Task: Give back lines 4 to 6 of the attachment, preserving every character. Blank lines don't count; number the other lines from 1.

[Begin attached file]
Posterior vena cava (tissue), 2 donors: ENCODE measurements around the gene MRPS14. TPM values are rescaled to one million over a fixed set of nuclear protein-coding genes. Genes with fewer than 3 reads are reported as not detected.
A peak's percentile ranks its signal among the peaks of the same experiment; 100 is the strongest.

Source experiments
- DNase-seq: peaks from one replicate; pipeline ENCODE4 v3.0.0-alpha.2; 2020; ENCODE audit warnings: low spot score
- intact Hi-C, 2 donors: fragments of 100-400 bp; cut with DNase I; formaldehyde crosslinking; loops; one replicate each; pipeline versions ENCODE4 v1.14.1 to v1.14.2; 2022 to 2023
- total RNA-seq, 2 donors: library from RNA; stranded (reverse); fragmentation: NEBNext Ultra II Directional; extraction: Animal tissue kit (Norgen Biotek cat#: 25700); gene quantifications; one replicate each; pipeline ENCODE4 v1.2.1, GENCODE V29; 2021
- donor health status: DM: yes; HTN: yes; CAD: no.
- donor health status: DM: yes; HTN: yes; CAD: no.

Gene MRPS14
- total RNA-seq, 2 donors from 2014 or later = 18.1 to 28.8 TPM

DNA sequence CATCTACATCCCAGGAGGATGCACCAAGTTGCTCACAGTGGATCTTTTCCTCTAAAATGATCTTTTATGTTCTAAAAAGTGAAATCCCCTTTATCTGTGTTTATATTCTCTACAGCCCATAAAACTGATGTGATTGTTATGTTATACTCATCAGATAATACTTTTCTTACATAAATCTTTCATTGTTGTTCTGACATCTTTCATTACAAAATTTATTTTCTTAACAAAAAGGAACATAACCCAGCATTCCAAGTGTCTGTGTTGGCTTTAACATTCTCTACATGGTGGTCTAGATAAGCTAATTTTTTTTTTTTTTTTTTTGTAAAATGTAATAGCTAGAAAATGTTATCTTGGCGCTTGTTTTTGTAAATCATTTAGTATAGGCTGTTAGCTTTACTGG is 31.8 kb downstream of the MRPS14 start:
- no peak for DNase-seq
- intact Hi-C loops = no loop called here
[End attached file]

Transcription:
- DNase-seq: peaks from one replicate; pipeline ENCODE4 v3.0.0-alpha.2; 2020; ENCODE audit warnings: low spot score
- intact Hi-C, 2 donors: fragments of 100-400 bp; cut with DNase I; formaldehyde crosslinking; loops; one replicate each; pipeline versions ENCODE4 v1.14.1 to v1.14.2; 2022 to 2023
- total RNA-seq, 2 donors: library from RNA; stranded (reverse); fragmentation: NEBNext Ultra II Directional; extraction: Animal tissue kit (Norgen Biotek cat#: 25700); gene quantifications; one replicate each; pipeline ENCODE4 v1.2.1, GENCODE V29; 2021